to the geneva commune kay for those of us engaged in that effort anything that supports president assad is problematic. >> problematic indeed. iraq however along with iran defends the oversight. malki basically says and senior officials say that the flights are for humanitary concerns. secretary kerry says the over flights are something that are threatening the relations between u.s. and fragility. secretary kerry goes on to say that for iraq to move forward it must have fair leblgss. he says quote there's an enormous investment of our treasure our people and our money into this initiative. the world has an interest in seeing iraq take the leading role as a functioning democracy. due though that elections will be critical. if iraq remains conclusive and cohesive it has a chance of succeeding. heather? >> kelly wright thank you so much. >> the time now 11 after the top of the hour. after a week cbs finally addresses the controversy over this memorial being used as a prop during the show "the amazing race." was it enough? >> we report you decide. >> why people are flocking to this particu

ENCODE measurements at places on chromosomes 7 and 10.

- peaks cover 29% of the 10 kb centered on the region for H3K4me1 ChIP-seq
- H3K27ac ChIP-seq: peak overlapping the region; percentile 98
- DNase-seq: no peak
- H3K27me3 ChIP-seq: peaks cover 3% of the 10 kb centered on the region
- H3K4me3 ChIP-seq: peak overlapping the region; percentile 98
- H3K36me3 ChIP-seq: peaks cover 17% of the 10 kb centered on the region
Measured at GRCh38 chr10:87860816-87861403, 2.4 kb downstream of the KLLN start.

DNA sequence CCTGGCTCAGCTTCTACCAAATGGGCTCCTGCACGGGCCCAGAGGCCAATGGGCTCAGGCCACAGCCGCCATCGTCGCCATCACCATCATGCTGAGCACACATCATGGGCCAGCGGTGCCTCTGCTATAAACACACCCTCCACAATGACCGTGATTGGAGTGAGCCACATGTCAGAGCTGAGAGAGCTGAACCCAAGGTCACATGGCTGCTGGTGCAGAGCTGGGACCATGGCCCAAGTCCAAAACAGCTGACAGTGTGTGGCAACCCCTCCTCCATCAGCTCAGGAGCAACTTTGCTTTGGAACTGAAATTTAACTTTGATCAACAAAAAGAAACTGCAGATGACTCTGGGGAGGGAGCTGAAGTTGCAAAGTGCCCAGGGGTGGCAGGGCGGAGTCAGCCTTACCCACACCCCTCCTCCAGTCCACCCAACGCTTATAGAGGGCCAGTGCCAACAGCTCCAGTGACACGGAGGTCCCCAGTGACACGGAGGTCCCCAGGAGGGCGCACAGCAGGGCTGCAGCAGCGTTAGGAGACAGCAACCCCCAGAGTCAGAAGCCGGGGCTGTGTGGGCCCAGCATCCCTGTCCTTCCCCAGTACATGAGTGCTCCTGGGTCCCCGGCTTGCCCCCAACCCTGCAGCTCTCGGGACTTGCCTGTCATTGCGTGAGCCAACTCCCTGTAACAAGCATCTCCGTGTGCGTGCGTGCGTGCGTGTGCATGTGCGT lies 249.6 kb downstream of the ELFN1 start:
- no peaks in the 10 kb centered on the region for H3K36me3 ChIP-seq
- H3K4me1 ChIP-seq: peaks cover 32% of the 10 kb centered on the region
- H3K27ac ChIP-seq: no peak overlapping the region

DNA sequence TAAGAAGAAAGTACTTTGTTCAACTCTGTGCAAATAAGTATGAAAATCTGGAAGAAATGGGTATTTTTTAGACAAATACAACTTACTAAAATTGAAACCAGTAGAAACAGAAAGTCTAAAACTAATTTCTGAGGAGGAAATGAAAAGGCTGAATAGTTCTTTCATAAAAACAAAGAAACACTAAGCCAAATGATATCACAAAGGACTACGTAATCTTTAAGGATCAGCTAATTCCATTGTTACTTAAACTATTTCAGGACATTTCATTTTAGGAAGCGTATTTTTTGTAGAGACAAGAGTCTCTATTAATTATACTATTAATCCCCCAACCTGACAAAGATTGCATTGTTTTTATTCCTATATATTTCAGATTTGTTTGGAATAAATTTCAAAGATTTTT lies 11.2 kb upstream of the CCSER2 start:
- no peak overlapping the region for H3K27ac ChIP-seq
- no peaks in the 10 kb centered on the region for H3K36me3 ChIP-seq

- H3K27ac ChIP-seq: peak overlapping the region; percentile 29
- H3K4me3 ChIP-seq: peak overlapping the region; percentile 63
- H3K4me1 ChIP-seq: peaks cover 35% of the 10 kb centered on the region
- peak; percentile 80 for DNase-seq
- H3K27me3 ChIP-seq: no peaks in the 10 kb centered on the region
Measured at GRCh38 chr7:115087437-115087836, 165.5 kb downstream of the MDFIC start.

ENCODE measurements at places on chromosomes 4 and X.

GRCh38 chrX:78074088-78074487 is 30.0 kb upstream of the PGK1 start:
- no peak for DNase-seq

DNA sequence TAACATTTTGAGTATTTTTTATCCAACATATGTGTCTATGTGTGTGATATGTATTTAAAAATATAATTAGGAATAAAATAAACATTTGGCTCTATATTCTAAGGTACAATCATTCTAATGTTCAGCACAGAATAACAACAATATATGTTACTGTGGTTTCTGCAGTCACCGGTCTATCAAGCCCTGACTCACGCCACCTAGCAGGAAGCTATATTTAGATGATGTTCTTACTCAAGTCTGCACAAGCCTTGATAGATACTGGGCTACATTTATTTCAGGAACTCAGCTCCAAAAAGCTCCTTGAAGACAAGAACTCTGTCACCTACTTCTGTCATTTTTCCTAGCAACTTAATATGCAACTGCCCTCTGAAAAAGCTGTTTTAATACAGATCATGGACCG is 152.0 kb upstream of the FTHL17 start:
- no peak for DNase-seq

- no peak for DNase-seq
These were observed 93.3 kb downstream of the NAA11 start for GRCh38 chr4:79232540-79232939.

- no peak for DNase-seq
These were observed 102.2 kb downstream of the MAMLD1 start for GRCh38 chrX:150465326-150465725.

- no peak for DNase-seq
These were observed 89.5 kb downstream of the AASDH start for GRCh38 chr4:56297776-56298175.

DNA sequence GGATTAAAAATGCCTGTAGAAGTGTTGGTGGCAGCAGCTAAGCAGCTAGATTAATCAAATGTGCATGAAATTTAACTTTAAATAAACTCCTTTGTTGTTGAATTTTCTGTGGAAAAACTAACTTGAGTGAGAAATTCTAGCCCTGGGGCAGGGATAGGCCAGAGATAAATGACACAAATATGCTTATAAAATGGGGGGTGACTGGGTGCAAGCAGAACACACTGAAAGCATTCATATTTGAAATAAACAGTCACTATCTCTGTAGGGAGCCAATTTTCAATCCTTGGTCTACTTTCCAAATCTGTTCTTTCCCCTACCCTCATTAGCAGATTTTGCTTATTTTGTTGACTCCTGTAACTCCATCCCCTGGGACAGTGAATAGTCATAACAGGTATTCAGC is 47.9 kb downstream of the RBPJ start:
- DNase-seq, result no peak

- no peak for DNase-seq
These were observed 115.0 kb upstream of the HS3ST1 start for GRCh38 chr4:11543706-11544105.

one used the weapons it would be president assad's regime. >> no evidence to substantiate the charge that the opposition has used chem kl weapons. we are skeptical of a regime that lost all credibility. we would warn them about using preteches or cover for his use of chemical weapons. >> lindsay graham is calling for american troops on the ground in syria to secure chemical weapons sites. >> the house will vote over paul ryan's chairman plan. the plan will balance our nation's budget within 10 years. he is calling for $4.6 trillion in spending cuts reforming medior future generations and repealing obama care. democratic congressman rejected ryan's plan. his plan calls for $1.2 trillion f of new revenue. >> the statue of liberty will be open july 4th. it has been closed since super storm sandy hit last october. the statue was spared but water 8 feet high devastated around it destroying docks and the electrical system. 60 million was earmarked for repairs for liberty and ellis island. ellis island will remain closed until further notice. that is your 5@5:00. >>> it is the first day of